And to all a good night!
Christmas in Japan just isn’t the same for me. Sure, it’s cold and it did snow the first year I was here, which was something I’d wanted to experience, but then the reality hit.
Christmas here is for couples, not families as it is for every Western country. Plus, I missed my summer fruit and rumballs (Google that if you’re not an Aussie and no, it’s nothing dirty!)
My single foreign friends here all agree it can be lonely, but I certainly wasn’t and that was all because of my local konbini [コンビニ].
Firstly though, let me talk a little about Christmas in Japan for newbies.
Christmas means fried chicken and strawberry shortcake. I… yeah well… I can’t say why Japanese people think this is what we eat for Christmas in Western countries, but there you have it. It is yet another Great Mystery of Japan that baffles foreigners and makes us exclaim, “WTF Japan?!”
As for me, I’m an Aussie, so trying to explain that our Christmas is different yet again from other Western countries because it’s summer and not winter is something that just blows Japanese people’s minds. Thus, I gave up a long time ago and just shut my mouth.
Anyway, forget everyone’s favourite, KFC (or Kentucky Fried Chicken as they refer to it here) for supplying your Christmas fried chicken; it’s too expensive. People book months ahead for that stuff and the lines are out the door when they need to collect it. I have one word for that:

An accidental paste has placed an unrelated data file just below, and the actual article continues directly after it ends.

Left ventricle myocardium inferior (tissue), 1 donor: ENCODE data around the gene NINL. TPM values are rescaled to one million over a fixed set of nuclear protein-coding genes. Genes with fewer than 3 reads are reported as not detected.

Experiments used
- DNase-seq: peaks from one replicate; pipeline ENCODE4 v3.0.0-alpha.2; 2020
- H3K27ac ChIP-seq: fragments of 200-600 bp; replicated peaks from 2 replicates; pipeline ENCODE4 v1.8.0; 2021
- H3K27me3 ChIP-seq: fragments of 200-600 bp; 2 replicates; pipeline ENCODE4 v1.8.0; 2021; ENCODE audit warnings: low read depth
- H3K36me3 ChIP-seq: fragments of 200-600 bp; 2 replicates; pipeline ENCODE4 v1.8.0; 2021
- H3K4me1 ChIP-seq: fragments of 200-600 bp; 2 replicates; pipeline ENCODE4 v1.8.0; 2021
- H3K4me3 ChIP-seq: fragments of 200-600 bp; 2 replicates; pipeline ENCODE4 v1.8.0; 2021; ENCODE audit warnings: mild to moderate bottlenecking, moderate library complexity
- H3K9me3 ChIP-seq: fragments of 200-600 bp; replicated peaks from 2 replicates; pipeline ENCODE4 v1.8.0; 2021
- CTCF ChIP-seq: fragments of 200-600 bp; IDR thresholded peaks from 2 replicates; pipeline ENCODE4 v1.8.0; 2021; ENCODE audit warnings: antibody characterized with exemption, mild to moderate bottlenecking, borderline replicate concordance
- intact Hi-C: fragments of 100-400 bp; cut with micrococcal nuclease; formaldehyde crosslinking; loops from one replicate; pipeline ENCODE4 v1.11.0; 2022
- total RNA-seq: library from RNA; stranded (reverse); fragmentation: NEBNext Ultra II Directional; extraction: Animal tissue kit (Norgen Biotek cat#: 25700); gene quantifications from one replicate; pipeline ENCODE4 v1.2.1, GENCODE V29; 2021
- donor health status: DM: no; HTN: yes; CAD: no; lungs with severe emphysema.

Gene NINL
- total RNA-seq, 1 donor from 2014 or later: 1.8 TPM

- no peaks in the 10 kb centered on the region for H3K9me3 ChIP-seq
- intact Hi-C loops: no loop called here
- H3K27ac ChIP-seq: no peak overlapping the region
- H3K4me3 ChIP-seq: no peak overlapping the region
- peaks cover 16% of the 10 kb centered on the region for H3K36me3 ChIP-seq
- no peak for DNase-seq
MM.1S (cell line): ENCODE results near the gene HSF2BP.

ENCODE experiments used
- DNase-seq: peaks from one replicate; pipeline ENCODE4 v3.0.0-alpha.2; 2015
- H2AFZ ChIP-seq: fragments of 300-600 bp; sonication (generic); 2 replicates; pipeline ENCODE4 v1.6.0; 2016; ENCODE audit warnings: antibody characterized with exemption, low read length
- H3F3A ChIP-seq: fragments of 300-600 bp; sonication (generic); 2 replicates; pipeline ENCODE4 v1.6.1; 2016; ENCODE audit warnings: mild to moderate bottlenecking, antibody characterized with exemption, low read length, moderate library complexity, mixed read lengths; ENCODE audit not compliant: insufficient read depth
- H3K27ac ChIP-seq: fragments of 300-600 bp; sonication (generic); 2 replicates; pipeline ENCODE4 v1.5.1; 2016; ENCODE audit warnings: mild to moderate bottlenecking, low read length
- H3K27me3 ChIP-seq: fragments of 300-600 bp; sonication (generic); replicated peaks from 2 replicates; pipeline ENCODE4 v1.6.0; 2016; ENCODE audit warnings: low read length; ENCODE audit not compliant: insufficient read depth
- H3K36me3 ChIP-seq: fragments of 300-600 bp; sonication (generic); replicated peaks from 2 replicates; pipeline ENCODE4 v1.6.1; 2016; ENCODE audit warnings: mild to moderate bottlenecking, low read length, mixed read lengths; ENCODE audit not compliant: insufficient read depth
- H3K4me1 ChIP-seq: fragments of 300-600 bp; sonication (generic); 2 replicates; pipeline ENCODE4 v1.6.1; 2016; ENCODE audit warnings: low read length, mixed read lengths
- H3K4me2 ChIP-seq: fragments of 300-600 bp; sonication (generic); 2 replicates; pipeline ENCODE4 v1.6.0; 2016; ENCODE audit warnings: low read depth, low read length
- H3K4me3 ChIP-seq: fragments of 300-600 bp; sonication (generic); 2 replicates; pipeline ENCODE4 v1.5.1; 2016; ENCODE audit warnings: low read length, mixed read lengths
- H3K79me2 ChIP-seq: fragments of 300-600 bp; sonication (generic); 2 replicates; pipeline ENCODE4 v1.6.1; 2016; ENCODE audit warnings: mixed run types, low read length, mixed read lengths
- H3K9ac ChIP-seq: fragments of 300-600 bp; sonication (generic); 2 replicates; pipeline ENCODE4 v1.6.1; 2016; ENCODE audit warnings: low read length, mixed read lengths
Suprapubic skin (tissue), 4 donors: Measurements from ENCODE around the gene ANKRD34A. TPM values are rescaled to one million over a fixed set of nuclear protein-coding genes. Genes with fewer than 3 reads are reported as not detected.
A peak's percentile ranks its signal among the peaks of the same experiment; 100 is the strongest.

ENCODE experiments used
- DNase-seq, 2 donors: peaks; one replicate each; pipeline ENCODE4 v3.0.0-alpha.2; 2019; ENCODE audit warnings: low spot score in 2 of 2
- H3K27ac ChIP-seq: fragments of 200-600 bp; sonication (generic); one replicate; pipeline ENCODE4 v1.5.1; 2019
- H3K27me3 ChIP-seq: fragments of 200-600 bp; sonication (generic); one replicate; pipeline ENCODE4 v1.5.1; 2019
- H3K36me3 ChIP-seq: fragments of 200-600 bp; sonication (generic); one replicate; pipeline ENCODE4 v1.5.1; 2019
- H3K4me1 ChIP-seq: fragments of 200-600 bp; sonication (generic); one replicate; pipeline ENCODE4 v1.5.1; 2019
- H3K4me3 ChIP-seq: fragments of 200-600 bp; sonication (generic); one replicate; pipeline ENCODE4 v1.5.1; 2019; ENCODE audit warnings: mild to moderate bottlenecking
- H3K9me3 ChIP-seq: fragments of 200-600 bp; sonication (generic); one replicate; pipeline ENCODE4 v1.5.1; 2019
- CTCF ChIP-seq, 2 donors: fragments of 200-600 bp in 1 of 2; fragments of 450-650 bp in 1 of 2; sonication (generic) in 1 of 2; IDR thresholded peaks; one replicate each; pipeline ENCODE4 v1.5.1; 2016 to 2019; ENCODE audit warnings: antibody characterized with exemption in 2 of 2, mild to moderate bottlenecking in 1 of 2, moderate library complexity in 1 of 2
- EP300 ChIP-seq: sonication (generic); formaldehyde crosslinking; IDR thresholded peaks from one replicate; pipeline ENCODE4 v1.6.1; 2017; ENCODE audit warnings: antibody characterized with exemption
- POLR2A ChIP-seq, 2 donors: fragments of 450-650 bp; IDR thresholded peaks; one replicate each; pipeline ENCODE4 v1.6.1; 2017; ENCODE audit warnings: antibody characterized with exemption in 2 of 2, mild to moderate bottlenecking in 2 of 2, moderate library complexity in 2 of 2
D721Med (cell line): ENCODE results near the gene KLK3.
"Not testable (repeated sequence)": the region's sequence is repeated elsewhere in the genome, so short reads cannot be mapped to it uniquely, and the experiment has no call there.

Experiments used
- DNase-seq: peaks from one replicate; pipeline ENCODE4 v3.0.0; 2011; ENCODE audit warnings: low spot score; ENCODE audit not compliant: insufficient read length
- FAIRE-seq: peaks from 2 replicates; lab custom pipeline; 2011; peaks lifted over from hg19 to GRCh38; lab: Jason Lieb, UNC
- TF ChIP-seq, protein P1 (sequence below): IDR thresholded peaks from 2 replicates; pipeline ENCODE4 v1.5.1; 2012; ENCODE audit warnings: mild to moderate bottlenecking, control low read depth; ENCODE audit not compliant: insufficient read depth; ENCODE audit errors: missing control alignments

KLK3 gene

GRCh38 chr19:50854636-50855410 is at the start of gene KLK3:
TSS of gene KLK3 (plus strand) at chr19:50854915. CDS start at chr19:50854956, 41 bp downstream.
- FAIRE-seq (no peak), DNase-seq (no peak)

[めんどくさい] or troublesome. In other words, I cannot be bothered.
Instead, head to 7-Eleven or Family Mart to pick up your own super cheap version. You can choose from a variety of types, just like in the konbini Christmas catalogues and go home with money to spare. Money, which can be used to buy you a celebratory drink instead of strawberry shortcake.
Ah yes, which brings me to another point. I detest strawberries, so the whole strawberry shortcake thing doesn’t get the excitement juices flowing. Yes, that may shock many people. What kind of weirdo doesn’t like strawberries?! Me, that’s who and some other people. Strawberry milk, fine. Strawberry chocolate, fine. Strawberry jam, fine. But the fruit, hell no. So, strawberry shortcake is not on my wish list for Christmas. I’m not really a cake person anyway, so Christmas here is kind of a let-down.
As for New Year’s food and konbini, you are able to buy o-sechi [おせち] or traditional New Year’s food sets, but they are crazily and insanely expensive. I asked some Japanese female friends (because they’re always the ones who make them, not the men!) whether it was cheaper to buy one or make your own and they all agreed, make your own.
And if, like me, you don’t like anything other than the kuro-mame [黒豆] or sweet black beans and the sweet red bean soup known as zenzai [ぜんざい] or
[おしるこ], you can find both products at konbini. That means you can buy them separately and save yourself wasting the rest. Combine it with some cup sake and stay inside for the entire New Year’s holidays, thus keeping warm both on the outside and the inside (of your body!)
Whichever way you decide to celebrate Christmas and New Year’s, make sure you stay warm and surround yourself with the loved ones you now consider, ‘family, here.
As for me, according to my friends, I’ll be spending Christmas in the best possible place: the sky, as I leave Hiroshima and Japan and head back to Australia. I’m so looking forward to summer and sunshine.
Merry Christmas and a Happy New Year!